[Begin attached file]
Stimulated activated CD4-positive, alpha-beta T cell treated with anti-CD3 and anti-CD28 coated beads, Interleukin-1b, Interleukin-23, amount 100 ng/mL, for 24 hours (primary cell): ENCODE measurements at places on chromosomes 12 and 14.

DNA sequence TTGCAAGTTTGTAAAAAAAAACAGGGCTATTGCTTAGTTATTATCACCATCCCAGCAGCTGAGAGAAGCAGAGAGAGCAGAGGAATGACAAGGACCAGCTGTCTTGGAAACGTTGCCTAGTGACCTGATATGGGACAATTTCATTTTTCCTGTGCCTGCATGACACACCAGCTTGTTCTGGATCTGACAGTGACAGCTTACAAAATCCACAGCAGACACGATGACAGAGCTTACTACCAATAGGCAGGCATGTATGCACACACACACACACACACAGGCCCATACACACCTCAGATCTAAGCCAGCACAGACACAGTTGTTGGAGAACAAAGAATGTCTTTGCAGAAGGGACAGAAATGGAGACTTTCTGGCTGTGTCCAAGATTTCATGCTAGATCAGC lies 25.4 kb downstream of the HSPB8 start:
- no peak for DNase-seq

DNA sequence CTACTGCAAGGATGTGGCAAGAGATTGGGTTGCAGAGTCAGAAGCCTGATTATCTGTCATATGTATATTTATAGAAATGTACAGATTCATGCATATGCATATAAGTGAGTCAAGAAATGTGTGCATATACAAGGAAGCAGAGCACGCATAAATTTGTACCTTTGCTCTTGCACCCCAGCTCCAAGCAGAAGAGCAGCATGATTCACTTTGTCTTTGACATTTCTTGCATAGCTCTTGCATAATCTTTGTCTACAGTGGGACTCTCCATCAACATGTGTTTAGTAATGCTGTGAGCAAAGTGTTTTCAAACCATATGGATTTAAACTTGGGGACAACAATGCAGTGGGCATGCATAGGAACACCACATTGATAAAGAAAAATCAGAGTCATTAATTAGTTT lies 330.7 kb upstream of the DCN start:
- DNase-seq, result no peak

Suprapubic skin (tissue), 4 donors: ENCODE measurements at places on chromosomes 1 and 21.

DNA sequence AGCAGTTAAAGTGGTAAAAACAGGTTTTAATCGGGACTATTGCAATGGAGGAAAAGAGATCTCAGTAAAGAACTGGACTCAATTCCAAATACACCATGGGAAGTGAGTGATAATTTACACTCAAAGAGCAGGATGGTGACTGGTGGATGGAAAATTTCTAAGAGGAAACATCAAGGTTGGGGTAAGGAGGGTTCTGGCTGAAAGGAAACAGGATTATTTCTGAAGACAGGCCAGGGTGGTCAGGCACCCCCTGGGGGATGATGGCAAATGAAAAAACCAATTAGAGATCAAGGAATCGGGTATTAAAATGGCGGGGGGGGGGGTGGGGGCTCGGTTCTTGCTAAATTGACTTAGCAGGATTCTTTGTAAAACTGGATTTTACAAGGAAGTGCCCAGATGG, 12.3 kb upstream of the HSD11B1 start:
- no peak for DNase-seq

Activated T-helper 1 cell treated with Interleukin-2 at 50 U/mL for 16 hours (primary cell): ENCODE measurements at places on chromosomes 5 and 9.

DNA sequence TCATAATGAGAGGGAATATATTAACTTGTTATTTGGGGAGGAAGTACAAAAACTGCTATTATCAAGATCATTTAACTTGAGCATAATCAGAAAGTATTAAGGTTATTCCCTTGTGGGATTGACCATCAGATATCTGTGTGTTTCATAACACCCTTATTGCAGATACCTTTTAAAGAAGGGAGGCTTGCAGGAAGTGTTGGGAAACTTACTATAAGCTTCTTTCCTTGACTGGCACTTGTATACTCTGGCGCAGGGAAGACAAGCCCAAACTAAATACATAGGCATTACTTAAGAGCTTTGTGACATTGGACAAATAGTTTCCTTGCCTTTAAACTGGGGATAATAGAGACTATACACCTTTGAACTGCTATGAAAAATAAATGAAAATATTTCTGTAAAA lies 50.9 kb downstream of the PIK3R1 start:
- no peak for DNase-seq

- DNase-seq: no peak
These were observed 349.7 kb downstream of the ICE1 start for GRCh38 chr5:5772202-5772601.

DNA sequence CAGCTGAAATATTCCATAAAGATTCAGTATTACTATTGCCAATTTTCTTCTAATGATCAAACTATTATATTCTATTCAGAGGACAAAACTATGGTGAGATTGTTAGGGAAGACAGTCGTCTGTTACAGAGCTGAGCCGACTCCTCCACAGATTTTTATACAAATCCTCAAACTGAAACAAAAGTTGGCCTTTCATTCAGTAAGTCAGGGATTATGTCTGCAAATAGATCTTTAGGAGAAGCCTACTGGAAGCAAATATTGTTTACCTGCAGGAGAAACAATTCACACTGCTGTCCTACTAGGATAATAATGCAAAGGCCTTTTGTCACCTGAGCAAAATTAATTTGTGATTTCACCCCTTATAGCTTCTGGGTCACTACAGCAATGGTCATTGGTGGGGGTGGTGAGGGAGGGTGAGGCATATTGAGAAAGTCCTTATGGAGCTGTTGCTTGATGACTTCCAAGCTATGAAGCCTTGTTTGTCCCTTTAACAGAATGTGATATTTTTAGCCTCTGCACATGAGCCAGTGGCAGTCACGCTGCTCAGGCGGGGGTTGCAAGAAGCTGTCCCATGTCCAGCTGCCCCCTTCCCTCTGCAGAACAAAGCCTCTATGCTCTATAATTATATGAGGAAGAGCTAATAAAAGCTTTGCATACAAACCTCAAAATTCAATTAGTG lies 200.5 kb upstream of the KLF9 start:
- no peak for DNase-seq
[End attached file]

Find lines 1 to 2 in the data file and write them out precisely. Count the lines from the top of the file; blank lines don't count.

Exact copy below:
Stimulated activated CD4-positive, alpha-beta T cell treated with anti-CD3 and anti-CD28 coated beads, Interleukin-1b, Interleukin-23, amount 100 ng/mL, for 24 hours (primary cell): ENCODE measurements at places on chromosomes 12 and 14.

DNA sequence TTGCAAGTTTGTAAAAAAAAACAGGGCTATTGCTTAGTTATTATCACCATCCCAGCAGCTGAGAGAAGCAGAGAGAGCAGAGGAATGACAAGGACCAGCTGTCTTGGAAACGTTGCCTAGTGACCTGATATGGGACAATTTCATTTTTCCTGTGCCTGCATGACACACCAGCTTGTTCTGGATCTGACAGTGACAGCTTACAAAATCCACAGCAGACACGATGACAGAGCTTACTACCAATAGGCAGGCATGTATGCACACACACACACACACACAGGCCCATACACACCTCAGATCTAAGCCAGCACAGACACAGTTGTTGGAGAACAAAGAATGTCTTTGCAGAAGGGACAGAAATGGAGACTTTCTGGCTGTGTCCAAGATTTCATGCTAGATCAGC lies 25.4 kb downstream of the HSPB8 start: